Richard Dawkins recently published the results of a survey into the level of religious belief in Britain. Among the more shocking revelations was that only one in three Christians could correctly answer a four-option multiple choice question asking them to identify the first book of the New Testament.
Rev Giles Fraser made a risky comeback, asking Dawkins whether he could give the full title of Darwin’s Origin of Species. Dawkins went blank on it, stumbled around for a while, but eventually got it mostly right.
Fraser used this lapse to say,
‘If you ask people who believe in evolution that question, and you came back and said 2 per cent got it right, it would be terribly easy for me to say they don’t believe it after all.’ (Source: Daily Mail)
As a result, there has been a fair bit of ridicule and triumphalism bandied about on the net by Christians or other Dawkins-dislikers.
This is unfortunate for more reasons than Dawkins gives (i.e. that the question he had to answer was disproportionately difficult, compared with the Matthew multiple-choice).
Firstly, Fraser’s retort seems to suggest that Christian belief without even the most basic awareness of Christian content is somehow acceptable. Yet on the contrary, even the most rudimentary acquaintance with Jesus’ teachings makes it clear that Jesus rests everything on hearing, keeping, and obeying his teaching, and following his example, such as:
- Lk. 14:27 “And anyone who does not carry his cross and follow me cannot be my disciple.”
- Jn. 8:31 “If you hold to my teaching, you are really my disciples.”
- Jn. 15:14 “You are my friends if you do what I command.” (See also Matt. 7:26-27; John 8:47,51; 15:10)
Dawkins is probably right, therefore, that the majority of Britons who identify themselves as Christians actually have no functioning religious belief whatsoever.
Secondly, Fraser’s superficial victory has drawn Christian attention away from these rather alarming revelations from Dawkins’ research. Instead of hearing what Dawkins said, Christians have majored on his (understandable) memory lapse. Yet these are some of the conclusions of his research (taken also from AndrewCopson.net):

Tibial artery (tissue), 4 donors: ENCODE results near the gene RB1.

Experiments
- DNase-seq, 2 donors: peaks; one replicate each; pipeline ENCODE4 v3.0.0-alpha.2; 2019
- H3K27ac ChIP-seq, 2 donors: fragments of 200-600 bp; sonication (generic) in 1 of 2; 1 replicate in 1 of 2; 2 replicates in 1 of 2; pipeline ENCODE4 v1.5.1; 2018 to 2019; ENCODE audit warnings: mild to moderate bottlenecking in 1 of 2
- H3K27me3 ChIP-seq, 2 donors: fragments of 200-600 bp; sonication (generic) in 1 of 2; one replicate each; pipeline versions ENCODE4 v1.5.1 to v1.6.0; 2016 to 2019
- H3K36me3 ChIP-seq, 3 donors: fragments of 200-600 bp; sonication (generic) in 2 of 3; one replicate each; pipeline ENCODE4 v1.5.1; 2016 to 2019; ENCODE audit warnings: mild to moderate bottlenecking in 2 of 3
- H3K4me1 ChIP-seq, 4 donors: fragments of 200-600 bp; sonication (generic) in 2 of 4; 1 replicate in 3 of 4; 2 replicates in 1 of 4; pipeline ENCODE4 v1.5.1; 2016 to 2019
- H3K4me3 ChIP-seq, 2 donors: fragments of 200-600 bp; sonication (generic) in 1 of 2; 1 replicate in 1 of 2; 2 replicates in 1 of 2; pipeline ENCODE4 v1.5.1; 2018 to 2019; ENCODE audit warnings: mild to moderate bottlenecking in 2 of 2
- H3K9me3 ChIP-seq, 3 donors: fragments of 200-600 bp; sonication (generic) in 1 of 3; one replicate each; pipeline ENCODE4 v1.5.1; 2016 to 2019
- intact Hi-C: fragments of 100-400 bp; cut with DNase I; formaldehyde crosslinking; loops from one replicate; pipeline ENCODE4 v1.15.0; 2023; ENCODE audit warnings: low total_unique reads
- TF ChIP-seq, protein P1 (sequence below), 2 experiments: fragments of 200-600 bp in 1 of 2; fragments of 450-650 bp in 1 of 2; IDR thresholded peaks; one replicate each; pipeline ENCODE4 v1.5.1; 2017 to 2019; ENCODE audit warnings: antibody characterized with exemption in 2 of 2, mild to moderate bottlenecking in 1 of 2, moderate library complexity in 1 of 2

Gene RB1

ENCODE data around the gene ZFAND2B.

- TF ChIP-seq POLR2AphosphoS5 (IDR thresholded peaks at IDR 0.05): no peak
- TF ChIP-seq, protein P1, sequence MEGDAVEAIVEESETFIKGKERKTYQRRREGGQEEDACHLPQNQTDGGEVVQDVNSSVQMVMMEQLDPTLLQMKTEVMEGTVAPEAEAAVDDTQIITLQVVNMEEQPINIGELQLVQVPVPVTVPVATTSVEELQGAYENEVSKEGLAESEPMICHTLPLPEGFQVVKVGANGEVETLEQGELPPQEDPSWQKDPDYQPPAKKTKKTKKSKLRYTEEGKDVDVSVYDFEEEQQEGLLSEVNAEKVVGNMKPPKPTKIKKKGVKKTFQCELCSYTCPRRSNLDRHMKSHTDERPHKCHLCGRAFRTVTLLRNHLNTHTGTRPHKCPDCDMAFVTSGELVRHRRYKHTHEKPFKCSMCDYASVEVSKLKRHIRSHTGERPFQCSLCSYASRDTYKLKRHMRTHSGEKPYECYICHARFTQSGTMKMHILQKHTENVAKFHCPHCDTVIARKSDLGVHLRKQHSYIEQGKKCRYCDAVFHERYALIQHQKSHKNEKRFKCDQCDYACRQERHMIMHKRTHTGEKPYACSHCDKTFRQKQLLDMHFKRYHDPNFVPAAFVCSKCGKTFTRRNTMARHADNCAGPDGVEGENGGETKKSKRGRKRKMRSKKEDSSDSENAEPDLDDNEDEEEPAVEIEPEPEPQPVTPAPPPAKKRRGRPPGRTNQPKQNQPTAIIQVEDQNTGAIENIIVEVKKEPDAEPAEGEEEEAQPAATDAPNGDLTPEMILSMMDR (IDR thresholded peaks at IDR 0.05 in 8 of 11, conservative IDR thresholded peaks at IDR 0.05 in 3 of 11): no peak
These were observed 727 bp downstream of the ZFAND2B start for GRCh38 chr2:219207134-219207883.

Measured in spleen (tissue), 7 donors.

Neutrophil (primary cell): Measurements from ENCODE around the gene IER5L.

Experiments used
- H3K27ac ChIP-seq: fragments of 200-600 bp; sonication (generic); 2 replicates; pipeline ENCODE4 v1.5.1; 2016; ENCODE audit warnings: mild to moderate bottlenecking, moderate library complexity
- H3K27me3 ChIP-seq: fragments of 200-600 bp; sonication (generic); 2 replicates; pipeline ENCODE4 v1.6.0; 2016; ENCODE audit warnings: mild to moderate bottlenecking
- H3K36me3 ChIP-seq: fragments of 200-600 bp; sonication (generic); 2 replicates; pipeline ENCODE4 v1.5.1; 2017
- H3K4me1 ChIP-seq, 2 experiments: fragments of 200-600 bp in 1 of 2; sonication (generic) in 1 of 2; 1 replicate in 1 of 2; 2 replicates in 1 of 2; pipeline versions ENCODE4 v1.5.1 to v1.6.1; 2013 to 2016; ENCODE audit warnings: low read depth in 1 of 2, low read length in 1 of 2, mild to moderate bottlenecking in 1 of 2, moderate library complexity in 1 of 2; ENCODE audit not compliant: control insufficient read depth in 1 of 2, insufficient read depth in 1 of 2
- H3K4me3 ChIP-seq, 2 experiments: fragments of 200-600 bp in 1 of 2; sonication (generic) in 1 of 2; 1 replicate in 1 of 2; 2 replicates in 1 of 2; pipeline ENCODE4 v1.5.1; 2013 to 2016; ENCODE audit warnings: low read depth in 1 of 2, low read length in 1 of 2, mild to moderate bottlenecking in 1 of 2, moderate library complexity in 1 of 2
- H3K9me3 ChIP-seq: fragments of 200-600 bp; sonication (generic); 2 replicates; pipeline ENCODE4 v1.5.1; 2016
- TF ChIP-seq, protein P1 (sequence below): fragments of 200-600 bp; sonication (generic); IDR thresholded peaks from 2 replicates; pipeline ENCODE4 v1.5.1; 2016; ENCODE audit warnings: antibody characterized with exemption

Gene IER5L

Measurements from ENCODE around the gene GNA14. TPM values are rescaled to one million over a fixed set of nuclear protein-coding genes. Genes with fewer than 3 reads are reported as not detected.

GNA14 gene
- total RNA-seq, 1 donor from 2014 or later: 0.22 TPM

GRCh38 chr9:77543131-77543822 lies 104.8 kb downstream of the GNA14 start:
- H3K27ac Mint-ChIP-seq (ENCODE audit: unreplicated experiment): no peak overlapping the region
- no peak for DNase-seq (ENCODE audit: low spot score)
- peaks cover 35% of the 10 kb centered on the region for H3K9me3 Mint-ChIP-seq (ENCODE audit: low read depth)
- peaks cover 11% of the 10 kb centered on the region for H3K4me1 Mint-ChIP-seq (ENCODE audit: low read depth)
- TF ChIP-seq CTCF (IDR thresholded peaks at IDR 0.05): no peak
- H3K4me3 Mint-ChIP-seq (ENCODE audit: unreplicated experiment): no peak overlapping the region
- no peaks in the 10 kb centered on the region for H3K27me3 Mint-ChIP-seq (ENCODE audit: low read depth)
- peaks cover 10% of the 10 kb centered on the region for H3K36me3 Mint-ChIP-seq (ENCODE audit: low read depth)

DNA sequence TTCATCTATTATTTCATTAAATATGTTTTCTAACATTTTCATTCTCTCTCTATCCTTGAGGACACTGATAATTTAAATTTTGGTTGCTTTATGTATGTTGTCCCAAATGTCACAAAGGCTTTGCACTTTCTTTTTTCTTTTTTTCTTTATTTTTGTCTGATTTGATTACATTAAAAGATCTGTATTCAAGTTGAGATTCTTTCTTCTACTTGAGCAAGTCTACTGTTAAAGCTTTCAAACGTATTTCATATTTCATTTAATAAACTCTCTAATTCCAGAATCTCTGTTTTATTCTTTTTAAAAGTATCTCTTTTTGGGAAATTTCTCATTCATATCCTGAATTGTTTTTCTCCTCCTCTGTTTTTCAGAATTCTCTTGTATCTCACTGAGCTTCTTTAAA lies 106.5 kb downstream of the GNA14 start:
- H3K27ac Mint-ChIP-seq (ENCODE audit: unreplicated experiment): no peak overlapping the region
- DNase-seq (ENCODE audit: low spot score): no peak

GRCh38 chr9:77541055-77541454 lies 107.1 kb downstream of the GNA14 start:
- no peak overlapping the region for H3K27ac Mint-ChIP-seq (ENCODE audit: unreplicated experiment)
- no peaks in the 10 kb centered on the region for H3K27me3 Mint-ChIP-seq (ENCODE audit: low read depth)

- 17% of Christians have never read the Bible
- 28% of census Christians believe in Christian teachings
- 6% had attended a church in the last week
- 65% said they were not religious
- 48% believe Jesus was a real person who was the son of God, died and came back to life
- 10% say they seek most guidance on questions of right and wrong from religious teachings or beliefs
- 60% hadn’t read the Bible in the last year
- 28% say that it is a belief in the teachings of Christianity that makes them tick the Christian census-box
Dawkins is surely right, therefore, that the majority of British Christians are functionally atheistic. And how can Fraser be correct that the statistics do not fairly describe belief in Christianity when the stats show that ‘Christians’ are not acquainted with Christian writings, do not concern themselves all that much with Christian morality, do not identify with Christian beliefs, and do not attend church? Is there something more basic than belief and practice that defines the Christian religion? There isn’t according to Christian texts and church history, but maybe these days the enjoyment of cake and warm handshakes is sufficient (although diabetics and the arthritic are also more than welcome).
Dawkins also wrong
Having said all that, let me not give the impression that I think Dawkins’ point stretches any further. His motivation for presenting this research is to say that even though the census reveals that almost 70% call themselves Christian, tax money should not be allocated to the benefit of Christian organisations or religious ends of any kind, because the people are not really Christian.
The object of the poll , carried out by Ipsos Mori for the Richard Dawkins Foundation for Reason and Science, appears to have been to discredit the use of census data to justify Christian practices such as government funding for faith schools and bishops having seats in the House of Lords. (Source: The Week)
The obvious response is that Dawkins’ findings will matter for nominal Christians on Judgement Day, should there prove to be one. Where they don’t matter is in the realm of politics. Government ought to be distributing some of its funds (taken from the taxpayer) according to the will of the taxpayer. If people wish for government to spend money on environmental preservation, it doesn’t really matter how many of those people have Range Rovers and don’t recycle. It remains their will. Similarly, if census respondents identify themselves with Christian things, it is right for government to spend accordingly, irrespective of how devout those people turn out to be, or how consistent their beliefs are. Charges of hypocrisy are unfortunately not relevant, Mr Dawkins.